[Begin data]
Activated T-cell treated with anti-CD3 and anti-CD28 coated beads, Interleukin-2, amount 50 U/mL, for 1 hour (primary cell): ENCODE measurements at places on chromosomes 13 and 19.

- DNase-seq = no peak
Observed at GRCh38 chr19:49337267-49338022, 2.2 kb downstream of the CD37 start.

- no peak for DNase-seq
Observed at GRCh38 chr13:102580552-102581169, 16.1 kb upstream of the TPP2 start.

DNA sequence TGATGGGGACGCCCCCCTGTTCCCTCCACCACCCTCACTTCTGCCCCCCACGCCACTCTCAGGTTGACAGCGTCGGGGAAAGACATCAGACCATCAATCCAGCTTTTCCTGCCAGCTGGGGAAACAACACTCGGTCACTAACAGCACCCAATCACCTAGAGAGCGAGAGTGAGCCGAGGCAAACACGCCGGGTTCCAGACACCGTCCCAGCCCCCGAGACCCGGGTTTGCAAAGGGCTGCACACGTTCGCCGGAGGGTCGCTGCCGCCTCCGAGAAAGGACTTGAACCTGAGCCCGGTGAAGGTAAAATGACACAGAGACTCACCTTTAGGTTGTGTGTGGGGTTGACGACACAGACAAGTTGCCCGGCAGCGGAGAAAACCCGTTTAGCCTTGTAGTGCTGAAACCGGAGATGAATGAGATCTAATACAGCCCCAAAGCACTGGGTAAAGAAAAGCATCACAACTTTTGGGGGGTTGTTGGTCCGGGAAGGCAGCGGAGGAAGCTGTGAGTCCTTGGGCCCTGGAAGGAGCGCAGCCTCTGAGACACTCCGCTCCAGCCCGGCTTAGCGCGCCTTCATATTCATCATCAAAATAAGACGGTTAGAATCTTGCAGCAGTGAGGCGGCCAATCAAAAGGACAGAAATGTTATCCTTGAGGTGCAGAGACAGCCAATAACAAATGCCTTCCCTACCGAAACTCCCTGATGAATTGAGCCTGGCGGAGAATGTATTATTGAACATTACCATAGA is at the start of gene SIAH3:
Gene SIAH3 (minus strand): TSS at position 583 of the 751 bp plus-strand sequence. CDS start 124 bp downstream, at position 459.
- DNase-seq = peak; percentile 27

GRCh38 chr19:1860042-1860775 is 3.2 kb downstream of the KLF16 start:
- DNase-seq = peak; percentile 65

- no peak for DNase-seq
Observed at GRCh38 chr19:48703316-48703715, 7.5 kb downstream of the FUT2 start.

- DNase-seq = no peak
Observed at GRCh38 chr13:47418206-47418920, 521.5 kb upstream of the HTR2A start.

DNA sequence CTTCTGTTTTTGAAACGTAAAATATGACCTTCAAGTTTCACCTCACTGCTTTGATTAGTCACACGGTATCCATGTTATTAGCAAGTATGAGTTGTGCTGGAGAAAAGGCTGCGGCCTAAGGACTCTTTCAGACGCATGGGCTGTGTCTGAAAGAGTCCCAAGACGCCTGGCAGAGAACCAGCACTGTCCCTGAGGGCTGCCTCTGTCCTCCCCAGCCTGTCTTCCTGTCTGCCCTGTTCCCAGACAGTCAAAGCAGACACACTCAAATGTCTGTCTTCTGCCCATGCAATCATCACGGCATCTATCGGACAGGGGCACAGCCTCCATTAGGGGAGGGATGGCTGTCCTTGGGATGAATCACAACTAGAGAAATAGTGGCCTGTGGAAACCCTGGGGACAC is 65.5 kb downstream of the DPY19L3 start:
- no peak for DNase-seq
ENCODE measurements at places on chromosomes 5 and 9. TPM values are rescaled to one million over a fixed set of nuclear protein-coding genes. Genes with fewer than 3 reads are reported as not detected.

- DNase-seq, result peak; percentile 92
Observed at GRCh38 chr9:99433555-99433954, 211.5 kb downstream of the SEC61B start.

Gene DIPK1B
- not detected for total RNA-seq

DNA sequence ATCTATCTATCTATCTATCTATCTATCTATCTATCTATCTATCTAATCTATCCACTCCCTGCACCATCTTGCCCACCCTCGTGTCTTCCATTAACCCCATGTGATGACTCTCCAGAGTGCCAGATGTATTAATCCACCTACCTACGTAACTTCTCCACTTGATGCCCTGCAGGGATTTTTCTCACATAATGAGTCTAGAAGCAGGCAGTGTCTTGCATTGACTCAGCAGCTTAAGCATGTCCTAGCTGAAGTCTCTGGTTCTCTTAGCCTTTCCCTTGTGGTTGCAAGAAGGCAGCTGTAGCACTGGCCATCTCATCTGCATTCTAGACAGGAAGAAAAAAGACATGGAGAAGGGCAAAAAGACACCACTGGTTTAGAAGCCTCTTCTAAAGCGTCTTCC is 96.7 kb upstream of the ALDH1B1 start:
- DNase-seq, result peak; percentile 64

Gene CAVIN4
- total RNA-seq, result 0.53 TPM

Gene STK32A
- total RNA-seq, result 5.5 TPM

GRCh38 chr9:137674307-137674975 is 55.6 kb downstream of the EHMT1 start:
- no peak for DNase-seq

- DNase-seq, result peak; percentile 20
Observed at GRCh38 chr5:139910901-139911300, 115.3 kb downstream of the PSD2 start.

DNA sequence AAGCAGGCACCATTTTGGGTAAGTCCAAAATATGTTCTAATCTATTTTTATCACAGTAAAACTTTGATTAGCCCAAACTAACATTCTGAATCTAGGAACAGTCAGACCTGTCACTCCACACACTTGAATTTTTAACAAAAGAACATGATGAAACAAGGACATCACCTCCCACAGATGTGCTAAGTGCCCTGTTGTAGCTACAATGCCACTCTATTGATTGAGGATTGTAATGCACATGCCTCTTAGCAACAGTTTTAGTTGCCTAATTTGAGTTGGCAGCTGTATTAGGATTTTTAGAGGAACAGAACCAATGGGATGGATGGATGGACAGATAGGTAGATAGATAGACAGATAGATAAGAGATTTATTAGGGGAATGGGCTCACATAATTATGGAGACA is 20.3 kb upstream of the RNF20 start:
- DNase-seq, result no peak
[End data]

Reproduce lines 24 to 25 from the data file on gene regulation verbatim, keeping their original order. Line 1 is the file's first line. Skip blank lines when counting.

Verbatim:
Gene CAVIN4
- total RNA-seq, result 0.53 TPM